SOSR, otherwise known as Some Other Substantial Reason, is one of the five potentially fair reasons for dismissal under section 98 of the Employment Rights Act 1996.

SOSR can be used when a dismissal isn’t covered by one of the other four reasons outlined by the Act, which are conduct, capability, redundancy, and breaching of a statutory duty/restriction.

SOSR can therefore cover a range of situations however, there are limits to its use as a reason for dismissal, and a tribunal would judge the use of SOSR on an individual basis to ensure it was appropriate and a substantial enough reason for dismissal.

Based on case law, there are a few situations in which SOSR could be relied on as a fair reason for dismissal, including:

• A business reorganisation that doesn’t involve redundancy
• Refusing to accept revised terms and conditions of employment
• A personality clash between employees who are unable to work together and are causing significant disruption to the business
• A breakdown of trust and confidence between parties within the business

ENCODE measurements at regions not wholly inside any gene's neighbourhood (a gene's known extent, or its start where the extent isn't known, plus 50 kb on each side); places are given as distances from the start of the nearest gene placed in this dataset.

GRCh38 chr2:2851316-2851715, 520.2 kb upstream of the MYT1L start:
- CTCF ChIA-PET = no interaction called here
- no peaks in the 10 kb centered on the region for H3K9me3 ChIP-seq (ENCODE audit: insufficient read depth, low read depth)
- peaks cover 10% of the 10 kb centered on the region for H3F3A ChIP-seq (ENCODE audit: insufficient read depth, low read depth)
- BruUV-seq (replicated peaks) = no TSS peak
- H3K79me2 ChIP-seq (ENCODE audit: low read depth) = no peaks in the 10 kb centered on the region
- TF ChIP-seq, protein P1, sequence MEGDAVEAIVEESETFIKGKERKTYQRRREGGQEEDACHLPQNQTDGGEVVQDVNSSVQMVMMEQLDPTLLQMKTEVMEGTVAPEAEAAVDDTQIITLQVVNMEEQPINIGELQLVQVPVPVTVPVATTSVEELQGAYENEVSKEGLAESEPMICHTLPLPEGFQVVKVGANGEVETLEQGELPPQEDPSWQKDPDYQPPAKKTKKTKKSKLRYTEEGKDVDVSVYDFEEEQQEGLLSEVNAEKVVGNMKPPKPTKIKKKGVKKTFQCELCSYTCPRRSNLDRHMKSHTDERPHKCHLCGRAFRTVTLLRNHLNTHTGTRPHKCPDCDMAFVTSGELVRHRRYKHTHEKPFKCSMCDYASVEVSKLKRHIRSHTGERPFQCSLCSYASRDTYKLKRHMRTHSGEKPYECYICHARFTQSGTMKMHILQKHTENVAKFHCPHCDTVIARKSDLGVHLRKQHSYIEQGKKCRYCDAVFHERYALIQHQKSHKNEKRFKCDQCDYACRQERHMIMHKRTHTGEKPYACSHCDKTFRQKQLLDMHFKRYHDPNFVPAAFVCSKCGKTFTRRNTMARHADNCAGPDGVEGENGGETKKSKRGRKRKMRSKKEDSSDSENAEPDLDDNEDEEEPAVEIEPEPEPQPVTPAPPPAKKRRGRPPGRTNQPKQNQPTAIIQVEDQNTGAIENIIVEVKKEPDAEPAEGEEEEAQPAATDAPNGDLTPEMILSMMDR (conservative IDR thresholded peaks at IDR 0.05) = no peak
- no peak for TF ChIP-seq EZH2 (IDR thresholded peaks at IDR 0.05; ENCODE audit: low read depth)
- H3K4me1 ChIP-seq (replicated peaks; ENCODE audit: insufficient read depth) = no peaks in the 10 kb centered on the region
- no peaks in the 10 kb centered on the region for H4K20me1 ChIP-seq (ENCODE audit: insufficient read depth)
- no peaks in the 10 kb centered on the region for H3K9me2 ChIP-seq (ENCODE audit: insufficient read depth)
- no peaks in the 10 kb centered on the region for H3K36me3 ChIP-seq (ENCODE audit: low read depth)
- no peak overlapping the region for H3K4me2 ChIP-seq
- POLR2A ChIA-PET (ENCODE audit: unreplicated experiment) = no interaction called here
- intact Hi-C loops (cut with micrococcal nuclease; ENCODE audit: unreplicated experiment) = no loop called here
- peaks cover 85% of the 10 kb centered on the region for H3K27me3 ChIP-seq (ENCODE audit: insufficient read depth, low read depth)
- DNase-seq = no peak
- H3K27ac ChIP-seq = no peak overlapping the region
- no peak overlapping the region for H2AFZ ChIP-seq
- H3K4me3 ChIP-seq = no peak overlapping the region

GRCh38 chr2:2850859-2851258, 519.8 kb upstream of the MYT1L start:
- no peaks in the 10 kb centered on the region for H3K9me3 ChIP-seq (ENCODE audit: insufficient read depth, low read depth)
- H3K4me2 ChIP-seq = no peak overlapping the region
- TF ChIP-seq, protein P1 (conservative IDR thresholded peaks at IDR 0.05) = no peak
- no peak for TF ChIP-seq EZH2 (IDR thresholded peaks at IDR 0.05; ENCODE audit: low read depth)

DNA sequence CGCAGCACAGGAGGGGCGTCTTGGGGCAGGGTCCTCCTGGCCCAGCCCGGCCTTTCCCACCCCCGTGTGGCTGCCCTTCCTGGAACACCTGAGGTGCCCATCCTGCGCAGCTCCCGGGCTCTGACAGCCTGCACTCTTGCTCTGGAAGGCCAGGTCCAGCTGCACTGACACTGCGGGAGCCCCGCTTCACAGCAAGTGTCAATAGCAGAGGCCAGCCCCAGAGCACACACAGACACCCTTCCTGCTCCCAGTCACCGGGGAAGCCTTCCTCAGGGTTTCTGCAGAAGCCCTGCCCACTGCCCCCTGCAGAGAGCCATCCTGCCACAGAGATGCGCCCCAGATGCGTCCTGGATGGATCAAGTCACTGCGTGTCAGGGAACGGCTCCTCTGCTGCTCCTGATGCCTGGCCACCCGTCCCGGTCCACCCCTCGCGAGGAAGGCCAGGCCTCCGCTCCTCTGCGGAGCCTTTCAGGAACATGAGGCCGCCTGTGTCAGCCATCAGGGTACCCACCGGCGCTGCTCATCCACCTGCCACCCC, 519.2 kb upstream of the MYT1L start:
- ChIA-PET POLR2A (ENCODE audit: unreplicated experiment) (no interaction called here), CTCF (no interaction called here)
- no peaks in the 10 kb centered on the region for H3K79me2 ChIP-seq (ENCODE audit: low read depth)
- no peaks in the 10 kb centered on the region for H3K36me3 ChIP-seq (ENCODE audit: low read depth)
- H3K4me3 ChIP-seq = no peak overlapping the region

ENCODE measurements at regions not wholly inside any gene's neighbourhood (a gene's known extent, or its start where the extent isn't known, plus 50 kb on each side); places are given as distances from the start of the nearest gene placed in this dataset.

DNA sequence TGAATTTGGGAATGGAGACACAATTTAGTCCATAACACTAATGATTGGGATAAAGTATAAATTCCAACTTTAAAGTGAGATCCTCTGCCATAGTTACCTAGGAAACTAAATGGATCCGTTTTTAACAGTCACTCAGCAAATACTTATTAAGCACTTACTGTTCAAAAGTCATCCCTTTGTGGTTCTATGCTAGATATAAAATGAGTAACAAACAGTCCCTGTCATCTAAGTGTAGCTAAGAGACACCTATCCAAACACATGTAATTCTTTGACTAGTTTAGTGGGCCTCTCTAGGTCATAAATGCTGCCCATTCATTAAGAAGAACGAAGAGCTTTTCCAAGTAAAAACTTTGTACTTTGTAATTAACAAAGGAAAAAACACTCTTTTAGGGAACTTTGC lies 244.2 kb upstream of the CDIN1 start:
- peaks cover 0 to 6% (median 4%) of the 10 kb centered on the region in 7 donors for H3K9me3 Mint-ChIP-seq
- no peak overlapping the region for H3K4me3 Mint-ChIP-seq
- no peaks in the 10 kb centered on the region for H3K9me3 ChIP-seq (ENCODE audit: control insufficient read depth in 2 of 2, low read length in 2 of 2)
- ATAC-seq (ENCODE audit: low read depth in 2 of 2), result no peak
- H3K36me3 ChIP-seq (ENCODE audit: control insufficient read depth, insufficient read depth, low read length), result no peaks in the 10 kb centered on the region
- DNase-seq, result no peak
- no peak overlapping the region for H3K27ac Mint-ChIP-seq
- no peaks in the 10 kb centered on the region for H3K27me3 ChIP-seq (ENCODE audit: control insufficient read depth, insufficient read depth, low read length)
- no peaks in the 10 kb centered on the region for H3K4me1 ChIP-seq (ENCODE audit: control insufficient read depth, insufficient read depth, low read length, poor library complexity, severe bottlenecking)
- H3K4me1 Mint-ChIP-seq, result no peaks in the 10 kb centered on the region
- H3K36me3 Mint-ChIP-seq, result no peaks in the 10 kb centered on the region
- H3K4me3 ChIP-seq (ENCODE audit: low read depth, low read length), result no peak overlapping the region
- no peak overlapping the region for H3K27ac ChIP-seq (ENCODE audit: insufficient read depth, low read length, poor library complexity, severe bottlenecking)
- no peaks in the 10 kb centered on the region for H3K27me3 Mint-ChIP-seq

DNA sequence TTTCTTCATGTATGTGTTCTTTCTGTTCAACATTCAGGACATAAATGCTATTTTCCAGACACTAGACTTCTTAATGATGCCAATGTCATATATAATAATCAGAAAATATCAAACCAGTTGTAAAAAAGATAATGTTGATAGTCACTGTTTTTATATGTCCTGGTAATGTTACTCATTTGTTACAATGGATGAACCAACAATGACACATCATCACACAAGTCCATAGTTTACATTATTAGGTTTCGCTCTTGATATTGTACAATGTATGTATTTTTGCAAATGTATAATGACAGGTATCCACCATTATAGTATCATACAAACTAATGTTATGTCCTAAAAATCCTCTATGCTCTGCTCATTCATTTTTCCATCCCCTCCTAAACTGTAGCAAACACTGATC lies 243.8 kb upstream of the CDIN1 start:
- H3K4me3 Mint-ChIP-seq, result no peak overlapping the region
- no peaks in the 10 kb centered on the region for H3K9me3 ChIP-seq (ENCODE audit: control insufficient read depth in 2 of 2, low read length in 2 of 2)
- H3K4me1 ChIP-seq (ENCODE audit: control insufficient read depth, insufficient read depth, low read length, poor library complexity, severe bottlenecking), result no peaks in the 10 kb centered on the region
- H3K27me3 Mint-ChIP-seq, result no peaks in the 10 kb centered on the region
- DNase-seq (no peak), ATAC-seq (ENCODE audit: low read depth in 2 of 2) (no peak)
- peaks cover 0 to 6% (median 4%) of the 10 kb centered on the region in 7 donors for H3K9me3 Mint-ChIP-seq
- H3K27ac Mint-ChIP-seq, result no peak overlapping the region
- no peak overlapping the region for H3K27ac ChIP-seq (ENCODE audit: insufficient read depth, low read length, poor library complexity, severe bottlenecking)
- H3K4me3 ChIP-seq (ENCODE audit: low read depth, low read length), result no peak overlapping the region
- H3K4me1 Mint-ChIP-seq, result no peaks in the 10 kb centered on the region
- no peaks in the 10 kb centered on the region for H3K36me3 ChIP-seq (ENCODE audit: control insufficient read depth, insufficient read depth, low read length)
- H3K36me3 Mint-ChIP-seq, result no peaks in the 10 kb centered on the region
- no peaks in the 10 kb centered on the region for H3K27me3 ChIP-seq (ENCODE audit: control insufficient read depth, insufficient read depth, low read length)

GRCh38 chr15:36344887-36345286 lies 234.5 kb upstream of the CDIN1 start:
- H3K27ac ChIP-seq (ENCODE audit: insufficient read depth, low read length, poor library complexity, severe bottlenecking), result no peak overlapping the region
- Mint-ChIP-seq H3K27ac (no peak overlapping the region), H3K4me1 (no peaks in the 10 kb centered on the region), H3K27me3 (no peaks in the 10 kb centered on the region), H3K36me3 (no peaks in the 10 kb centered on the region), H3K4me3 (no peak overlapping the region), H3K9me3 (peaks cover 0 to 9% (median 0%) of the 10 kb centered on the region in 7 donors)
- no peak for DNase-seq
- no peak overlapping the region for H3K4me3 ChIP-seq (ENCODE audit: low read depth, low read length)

• Creating a risk to the business’s reputation
• A conflict of interest with business interests
• Pressure from a third party to dismiss a particular employee

As well as ensuring that the reason is substantial, employers must ensure that a SOSR dismissal is conducted reasonably and fairly.

This means having a robust dismissal process, which includes making sure that all other reasonable options have been considered.

It is recommended that within the dismissal process, the employer should first investigate the issue, which includes looking at all other reasonable alternatives to dismissal.

Employers should hold a formal meeting to consult with the individual(s), and employees must be made aware that they are entitled to be accompanied in any meetings relating to a dismissal.

Where a decision is made, this should be confirmed in writing to the employee, providing the right to appeal.

Given the complexity of carrying out an SOSR dismissal, it is suggested that this is only used where there is clear and justifiable evidence supporting this decision.

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